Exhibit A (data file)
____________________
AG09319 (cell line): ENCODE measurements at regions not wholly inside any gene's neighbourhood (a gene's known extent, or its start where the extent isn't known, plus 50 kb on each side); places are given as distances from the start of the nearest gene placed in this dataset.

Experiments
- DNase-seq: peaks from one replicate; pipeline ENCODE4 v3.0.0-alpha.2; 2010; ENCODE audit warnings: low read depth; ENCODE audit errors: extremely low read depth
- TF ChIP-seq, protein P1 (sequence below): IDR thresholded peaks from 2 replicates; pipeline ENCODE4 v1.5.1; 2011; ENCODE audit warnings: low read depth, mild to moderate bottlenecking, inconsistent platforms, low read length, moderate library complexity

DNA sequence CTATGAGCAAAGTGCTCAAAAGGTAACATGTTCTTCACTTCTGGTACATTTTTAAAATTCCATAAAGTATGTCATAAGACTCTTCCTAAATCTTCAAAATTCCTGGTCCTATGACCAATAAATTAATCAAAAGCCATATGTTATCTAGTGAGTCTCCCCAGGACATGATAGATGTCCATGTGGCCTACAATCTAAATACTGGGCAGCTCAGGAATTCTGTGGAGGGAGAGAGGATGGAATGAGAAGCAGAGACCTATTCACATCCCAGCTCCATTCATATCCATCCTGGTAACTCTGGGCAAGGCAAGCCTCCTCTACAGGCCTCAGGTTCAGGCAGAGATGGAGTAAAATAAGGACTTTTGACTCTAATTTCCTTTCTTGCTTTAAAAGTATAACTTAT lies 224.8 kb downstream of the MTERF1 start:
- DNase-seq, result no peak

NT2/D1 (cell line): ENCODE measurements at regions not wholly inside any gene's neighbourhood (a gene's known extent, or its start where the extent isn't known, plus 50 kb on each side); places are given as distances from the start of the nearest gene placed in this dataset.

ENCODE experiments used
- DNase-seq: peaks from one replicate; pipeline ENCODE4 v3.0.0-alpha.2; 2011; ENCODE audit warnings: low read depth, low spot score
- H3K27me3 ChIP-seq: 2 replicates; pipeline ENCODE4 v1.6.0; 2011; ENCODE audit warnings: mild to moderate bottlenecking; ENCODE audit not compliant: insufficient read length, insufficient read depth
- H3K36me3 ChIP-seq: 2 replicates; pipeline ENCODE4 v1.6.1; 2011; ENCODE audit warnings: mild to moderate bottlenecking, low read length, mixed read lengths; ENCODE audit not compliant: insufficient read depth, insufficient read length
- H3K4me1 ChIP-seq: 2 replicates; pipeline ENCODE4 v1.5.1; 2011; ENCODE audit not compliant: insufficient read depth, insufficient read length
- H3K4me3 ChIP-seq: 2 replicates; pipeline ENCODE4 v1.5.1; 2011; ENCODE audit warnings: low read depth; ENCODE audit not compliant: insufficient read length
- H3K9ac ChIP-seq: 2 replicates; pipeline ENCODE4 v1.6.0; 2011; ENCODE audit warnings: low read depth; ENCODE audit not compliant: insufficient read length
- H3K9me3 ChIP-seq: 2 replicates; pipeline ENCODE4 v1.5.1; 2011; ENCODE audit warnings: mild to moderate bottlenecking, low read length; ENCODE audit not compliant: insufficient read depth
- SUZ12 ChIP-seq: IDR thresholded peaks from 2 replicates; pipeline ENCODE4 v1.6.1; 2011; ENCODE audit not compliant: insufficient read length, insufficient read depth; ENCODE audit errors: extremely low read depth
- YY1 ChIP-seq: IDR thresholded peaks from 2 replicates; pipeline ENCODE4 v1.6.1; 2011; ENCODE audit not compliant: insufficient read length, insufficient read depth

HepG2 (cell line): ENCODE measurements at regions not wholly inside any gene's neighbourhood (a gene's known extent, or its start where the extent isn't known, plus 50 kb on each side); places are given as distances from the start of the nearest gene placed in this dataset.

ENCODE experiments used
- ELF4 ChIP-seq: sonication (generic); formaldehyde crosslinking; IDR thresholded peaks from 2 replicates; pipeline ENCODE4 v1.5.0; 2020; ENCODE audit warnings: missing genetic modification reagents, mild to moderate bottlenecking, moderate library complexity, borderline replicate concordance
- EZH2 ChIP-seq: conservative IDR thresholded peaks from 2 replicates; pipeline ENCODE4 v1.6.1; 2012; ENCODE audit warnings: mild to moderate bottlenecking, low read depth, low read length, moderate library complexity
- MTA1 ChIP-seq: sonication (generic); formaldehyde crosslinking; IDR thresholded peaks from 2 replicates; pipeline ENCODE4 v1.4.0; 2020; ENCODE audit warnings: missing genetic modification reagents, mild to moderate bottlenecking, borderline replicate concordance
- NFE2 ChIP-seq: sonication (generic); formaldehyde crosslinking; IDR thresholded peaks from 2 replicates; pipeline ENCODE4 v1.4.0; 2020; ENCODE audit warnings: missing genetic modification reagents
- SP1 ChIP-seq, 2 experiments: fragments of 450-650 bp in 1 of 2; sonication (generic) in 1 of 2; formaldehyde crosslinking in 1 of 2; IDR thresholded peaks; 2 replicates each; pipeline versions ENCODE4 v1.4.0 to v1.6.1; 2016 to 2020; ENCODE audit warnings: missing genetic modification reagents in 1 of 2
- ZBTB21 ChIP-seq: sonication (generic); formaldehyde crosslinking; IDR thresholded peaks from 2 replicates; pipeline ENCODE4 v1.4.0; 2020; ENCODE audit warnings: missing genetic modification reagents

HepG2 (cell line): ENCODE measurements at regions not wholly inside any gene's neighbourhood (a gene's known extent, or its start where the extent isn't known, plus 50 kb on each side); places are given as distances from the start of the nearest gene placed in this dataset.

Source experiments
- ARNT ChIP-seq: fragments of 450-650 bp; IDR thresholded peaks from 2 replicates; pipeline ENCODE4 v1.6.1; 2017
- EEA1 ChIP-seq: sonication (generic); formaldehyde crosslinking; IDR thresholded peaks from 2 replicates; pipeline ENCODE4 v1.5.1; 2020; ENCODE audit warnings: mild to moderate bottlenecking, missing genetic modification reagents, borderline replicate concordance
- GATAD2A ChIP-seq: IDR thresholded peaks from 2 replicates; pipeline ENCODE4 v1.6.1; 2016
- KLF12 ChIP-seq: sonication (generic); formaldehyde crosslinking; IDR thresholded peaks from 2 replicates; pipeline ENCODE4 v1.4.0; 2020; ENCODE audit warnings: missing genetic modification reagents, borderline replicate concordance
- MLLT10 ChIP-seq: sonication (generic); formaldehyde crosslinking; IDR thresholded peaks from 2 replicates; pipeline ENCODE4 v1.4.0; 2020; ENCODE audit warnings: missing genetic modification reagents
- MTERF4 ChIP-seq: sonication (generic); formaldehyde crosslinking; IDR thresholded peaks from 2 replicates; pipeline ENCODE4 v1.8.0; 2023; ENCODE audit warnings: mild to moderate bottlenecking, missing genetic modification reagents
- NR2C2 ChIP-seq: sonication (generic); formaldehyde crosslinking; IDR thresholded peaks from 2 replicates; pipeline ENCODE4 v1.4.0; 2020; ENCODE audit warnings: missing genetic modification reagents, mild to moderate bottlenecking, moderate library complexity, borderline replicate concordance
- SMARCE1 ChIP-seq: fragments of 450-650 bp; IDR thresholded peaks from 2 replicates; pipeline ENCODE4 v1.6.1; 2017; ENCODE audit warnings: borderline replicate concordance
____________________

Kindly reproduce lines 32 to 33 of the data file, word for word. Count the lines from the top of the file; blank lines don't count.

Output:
- MLLT10 ChIP-seq: sonication (generic); formaldehyde crosslinking; IDR thresholded peaks from 2 replicates; pipeline ENCODE4 v1.4.0; 2020; ENCODE audit warnings: missing genetic modification reagents
- MTERF4 ChIP-seq: sonication (generic); formaldehyde crosslinking; IDR thresholded peaks from 2 replicates; pipeline ENCODE4 v1.8.0; 2023; ENCODE audit warnings: mild to moderate bottlenecking, missing genetic modification reagents